Recently I read an amazing article in the Huffington Post by Ashleigh Davis about how it feels to leave London. Whilst reading her words I felt as though she had written the article for me specifically. I could completely relate to her devastation with the fact that her Visa had expired and she had to give up her London life to return back to Australia.
As it is almost a year to the day since I became a non-resident to the U.K I wanted to give my perspective on leaving London behind. I know I have touched on this before, however the wounds were then fresh. After a year I have a better head on my shoulders to reflect on the trauma of being ejected from the city I grew to love so much.
When it came time to head to the airport and literally leave London I didn’t really feel anything at all. I had a month of travel ahead of me and I knew the people I would be missing the most would all still be dotted around various parts of Europe while I was travelling. This really lightened the blow as it was the people that surrounded me who I knew I would miss the most. As the month went one and I said farewell to more and more friends I began to realise just how difficult it may actually be to be apart from not only the people I had grown close to but also the place.
After a month of travelling I began the awful task of starting all over again in Melbourne. Looking for a job, finding a house etc. This is when the impact of leaving London really sank in. The jetlag kept me awake all night and I would watch my Facebook feed fill up with my friends having after work drinks at Dalston Social or lying about at London fields with cheap cans of Red Stripe. I would slowly see new people entering into their lives and felt myself quickly becoming a fading memory to the city I used to call home.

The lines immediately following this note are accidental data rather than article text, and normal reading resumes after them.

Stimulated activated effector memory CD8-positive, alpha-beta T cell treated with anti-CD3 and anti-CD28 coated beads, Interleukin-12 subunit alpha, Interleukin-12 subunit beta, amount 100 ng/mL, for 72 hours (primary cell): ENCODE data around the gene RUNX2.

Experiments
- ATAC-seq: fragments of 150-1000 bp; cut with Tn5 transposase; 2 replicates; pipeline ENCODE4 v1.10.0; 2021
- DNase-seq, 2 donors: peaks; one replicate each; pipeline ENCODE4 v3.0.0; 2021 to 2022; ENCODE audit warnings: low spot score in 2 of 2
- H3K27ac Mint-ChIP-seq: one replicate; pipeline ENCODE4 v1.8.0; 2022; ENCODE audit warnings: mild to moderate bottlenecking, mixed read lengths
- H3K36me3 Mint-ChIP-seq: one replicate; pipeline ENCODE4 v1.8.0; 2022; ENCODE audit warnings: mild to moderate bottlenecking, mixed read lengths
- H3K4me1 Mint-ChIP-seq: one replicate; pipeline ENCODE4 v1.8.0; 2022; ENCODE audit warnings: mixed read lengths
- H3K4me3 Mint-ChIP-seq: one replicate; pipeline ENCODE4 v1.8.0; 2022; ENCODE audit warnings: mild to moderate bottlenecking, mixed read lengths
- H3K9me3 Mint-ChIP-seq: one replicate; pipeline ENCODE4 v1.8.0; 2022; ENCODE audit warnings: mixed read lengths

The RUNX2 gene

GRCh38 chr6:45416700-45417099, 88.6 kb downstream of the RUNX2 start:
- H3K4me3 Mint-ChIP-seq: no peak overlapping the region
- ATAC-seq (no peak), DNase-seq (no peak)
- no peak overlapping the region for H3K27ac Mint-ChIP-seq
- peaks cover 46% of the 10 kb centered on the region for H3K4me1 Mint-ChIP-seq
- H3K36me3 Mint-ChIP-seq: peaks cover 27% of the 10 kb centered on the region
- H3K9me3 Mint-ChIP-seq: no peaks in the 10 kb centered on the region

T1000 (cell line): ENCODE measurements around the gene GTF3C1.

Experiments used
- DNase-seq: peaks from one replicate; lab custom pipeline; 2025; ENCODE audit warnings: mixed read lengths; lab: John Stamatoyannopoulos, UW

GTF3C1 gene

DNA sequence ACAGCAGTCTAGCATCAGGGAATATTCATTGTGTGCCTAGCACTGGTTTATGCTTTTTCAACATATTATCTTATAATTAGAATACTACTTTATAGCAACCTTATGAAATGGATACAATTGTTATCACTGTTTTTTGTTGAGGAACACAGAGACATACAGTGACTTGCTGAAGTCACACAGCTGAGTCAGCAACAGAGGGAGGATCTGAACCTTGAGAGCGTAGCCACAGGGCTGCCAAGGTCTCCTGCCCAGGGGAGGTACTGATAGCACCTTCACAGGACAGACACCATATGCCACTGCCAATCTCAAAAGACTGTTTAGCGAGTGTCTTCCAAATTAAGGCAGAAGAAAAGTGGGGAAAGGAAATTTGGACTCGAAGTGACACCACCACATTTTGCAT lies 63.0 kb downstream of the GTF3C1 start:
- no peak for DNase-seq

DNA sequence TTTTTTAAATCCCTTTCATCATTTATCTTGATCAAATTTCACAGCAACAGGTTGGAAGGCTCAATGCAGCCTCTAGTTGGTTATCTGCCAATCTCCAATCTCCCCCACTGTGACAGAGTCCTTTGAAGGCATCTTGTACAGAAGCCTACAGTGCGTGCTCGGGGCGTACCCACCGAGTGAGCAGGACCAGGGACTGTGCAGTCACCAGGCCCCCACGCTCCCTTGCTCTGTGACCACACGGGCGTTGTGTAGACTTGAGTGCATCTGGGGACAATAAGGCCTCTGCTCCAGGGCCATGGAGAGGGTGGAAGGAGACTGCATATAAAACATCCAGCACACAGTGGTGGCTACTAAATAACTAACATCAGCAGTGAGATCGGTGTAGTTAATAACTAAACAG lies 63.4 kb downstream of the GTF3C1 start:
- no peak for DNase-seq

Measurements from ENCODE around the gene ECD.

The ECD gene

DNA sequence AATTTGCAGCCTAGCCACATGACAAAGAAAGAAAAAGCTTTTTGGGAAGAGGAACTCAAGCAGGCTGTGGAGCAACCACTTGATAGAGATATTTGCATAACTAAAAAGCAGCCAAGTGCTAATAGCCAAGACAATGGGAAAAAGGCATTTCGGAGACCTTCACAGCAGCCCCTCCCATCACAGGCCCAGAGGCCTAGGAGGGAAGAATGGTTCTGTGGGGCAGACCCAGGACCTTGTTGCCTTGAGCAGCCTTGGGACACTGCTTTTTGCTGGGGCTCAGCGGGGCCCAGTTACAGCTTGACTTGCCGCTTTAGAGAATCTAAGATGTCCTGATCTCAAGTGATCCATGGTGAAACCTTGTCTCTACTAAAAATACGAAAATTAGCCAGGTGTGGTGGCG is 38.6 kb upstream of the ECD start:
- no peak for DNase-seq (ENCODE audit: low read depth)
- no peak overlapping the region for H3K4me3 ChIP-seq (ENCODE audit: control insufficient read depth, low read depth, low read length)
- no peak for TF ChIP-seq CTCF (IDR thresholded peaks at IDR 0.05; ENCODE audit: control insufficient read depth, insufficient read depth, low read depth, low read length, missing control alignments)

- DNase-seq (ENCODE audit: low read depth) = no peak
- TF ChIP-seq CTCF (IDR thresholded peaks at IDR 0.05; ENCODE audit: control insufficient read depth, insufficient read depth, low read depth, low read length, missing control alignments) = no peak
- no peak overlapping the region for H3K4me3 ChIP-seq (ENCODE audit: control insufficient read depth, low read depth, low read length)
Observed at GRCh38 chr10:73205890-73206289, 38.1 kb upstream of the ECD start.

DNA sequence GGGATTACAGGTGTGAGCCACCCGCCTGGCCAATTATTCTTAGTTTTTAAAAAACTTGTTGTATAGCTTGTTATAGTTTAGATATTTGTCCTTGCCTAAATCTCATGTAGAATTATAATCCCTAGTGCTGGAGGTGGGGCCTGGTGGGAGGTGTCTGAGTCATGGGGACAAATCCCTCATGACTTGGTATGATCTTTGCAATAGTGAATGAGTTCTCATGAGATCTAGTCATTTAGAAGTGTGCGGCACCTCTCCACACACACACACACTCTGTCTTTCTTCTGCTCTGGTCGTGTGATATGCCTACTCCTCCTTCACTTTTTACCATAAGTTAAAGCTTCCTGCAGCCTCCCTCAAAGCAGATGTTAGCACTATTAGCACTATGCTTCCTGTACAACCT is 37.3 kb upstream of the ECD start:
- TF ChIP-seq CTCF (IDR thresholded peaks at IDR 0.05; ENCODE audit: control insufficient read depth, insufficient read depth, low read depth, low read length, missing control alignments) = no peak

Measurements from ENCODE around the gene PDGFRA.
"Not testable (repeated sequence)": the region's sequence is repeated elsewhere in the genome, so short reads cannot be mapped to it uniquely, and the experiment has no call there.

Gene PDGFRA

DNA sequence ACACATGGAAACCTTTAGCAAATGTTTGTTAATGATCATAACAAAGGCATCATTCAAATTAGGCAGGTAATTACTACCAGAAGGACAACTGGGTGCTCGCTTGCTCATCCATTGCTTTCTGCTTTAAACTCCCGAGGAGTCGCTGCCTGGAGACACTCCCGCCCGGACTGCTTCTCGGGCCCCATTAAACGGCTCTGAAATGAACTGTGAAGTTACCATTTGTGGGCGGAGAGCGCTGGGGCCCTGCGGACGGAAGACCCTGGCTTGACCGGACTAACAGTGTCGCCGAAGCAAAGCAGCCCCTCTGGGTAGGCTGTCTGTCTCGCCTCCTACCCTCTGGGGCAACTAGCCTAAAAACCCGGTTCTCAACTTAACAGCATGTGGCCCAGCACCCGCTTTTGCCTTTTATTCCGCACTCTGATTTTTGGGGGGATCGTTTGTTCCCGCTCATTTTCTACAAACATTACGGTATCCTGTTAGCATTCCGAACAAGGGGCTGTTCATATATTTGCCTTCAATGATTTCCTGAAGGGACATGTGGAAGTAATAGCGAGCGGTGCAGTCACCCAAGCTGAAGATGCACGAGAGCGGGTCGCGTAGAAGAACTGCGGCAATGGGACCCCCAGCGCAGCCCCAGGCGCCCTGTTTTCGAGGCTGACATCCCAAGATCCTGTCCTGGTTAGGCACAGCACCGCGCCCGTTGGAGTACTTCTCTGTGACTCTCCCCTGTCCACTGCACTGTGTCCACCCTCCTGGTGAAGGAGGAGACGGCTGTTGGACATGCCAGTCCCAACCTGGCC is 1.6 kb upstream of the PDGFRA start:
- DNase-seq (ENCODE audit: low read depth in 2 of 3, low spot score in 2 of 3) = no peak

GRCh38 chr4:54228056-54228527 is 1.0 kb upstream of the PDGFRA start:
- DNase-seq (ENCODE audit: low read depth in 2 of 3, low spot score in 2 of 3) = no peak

So distraught I was that I even went and spoke to a few ‘professionals’ about my feelings towards leaving London. They suggested that I was going through the processes of grief – losing something you can never get back. I guess in a way they were right, but in hindsight they only identified my problem and gave no advice on how to fix it.
One year later I still truly do love London but rather than missing the people or the place, I miss the time I had in the city. I miss that period of my life with those people I used to see every day. I think about the time I sat in the alleyway on Millers Terrace by some dumpsters just to get the last rays of sun. I think about the two hour night bus journeys from East to West and fighting every temptation to fall asleep. I think about sharing my single bed in a cupboard and actually being comfortable. I think about the Tuesday evenings on Primrose Hill in summer and always feeling like I was going to piss myself on the journey back home on the Overground.
I think about my time in London every day but finally have come to terms with the fact that that part of my life is over. Although it is not as exciting, I love Melbourne. I have so many great friends here and life is a hell of a lot easier.
Finally, Ashleigh included this quote, which like her I think is rather accurate:
“You will never be completely at home again, because part of your heart will always be elsewhere. That is the price you pay for the richness of loving and knowing people in more than one place.”